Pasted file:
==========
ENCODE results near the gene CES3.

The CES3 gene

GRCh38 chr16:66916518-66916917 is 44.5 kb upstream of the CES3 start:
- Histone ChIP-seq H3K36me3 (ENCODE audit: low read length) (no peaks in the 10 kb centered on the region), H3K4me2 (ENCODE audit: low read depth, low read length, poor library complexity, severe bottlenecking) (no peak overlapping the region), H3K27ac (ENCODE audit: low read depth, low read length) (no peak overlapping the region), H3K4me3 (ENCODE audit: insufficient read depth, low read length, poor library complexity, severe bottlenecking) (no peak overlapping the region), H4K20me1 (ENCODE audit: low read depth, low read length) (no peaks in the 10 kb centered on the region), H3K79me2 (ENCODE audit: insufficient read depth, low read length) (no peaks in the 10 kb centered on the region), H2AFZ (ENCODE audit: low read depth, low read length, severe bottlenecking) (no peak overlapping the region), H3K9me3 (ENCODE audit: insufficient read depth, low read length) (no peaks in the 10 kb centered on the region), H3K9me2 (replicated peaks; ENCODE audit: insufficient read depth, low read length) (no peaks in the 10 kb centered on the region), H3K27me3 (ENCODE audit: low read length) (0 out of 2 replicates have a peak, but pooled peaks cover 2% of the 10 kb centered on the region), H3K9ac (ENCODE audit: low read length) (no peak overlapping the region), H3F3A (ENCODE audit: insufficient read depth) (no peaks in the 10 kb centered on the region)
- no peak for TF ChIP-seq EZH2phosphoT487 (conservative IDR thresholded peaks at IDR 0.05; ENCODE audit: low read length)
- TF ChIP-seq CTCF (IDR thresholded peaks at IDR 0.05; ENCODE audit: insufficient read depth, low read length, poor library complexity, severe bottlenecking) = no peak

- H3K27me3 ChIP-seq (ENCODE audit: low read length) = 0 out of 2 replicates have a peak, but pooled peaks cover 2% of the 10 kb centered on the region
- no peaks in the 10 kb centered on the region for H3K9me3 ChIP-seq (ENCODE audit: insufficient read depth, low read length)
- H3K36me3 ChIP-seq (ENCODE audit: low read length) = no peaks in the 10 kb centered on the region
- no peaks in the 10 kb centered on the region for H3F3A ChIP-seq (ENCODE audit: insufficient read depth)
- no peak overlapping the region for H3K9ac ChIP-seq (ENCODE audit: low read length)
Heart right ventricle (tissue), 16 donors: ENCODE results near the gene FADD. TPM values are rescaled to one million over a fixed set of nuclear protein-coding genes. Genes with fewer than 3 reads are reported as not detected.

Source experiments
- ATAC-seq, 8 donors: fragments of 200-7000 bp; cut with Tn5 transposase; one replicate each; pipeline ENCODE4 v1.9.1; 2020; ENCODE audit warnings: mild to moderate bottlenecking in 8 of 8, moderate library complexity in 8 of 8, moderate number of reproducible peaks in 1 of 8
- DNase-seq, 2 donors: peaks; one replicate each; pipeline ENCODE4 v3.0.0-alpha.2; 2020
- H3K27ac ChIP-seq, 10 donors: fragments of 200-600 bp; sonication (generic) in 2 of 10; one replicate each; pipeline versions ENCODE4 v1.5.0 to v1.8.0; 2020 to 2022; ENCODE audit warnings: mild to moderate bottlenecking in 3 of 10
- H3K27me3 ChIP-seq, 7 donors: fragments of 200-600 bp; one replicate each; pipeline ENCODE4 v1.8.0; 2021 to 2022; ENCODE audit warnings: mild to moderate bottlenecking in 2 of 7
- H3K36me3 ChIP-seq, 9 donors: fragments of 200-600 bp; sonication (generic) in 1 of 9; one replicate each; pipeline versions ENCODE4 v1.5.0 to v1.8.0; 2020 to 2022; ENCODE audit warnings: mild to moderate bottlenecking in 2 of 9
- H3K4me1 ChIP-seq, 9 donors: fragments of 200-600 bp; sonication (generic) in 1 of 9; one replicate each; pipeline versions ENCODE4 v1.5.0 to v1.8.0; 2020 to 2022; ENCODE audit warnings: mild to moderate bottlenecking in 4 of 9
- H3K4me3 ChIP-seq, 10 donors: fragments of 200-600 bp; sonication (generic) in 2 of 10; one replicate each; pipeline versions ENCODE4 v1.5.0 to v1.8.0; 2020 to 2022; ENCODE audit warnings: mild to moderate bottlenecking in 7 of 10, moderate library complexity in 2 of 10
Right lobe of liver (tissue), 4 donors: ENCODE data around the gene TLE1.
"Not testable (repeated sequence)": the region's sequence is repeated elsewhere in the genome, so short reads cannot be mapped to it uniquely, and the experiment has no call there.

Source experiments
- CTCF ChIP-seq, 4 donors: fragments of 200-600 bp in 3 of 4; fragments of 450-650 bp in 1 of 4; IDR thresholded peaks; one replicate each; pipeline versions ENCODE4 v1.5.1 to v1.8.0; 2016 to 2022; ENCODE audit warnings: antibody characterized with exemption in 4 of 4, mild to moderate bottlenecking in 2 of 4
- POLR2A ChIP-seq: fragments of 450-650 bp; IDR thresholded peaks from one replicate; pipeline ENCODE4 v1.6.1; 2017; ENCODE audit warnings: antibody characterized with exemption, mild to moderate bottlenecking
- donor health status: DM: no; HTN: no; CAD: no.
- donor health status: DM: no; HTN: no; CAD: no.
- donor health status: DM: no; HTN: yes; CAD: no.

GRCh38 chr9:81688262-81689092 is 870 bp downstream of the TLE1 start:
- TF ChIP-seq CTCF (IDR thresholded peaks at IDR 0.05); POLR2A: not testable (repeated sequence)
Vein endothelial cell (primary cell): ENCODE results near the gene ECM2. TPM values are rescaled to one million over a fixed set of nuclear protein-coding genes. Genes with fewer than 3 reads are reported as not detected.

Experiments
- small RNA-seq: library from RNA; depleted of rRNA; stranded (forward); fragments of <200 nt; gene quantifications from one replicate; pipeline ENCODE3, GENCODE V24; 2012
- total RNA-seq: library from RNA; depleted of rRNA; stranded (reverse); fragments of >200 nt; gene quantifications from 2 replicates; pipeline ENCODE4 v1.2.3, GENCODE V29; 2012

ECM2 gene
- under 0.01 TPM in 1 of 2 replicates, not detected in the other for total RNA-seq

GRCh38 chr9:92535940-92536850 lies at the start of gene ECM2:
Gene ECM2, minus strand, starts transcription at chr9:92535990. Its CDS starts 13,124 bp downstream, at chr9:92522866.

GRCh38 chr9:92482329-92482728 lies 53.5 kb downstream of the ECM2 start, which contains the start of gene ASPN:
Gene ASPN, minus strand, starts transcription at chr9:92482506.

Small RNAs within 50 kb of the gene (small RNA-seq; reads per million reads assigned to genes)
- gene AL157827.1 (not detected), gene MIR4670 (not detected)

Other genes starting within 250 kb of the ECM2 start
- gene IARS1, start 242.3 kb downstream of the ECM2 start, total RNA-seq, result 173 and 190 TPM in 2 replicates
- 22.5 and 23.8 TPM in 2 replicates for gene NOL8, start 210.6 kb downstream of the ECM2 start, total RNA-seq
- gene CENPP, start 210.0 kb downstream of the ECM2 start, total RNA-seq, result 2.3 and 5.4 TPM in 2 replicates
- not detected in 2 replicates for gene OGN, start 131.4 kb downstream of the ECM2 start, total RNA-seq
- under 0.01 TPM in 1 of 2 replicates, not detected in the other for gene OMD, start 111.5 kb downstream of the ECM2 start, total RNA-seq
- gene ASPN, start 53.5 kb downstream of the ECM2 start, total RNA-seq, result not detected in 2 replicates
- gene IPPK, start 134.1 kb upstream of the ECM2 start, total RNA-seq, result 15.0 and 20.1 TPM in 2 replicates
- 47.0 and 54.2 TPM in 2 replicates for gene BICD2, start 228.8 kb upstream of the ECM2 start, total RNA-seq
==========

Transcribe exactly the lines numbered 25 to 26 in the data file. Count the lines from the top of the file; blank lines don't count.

- POLR2A ChIP-seq: fragments of 450-650 bp; IDR thresholded peaks from one replicate; pipeline ENCODE4 v1.6.1; 2017; ENCODE audit warnings: antibody characterized with exemption, mild to moderate bottlenecking
- donor health status: DM: no; HTN: no; CAD: no.